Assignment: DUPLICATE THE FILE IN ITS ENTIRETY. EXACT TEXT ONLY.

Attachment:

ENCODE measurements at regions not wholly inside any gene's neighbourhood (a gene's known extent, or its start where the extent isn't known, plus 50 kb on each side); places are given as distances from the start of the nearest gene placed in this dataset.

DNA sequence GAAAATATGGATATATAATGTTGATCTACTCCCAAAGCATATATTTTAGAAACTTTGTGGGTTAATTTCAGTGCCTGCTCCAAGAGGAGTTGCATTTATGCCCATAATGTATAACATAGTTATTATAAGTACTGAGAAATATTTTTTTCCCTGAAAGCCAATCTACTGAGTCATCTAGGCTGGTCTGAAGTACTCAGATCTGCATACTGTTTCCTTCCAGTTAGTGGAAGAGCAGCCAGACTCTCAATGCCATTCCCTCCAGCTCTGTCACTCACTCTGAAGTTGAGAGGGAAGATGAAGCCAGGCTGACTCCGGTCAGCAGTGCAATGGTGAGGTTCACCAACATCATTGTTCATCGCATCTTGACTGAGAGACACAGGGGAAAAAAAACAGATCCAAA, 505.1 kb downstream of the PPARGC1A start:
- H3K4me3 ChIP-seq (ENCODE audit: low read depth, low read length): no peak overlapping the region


ENCODE measurements at regions not wholly inside any gene's neighbourhood (a gene's known extent, or its start where the extent isn't known, plus 50 kb on each side); places are given as distances from the start of the nearest gene placed in this dataset.

DNA sequence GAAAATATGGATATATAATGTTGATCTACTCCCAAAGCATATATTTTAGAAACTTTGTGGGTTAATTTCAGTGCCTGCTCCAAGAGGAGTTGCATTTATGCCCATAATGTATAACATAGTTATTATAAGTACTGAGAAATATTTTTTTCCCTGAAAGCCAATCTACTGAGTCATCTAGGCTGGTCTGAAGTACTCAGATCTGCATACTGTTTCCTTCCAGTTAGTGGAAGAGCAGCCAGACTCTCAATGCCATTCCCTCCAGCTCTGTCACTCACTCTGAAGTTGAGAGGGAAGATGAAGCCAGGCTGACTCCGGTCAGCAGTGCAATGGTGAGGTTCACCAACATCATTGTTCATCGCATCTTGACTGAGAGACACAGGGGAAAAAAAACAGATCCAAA, 505.1 kb downstream of the PPARGC1A start:
- H3K4me3 ChIP-seq (ENCODE audit: low read depth, low read length): no peak overlapping the region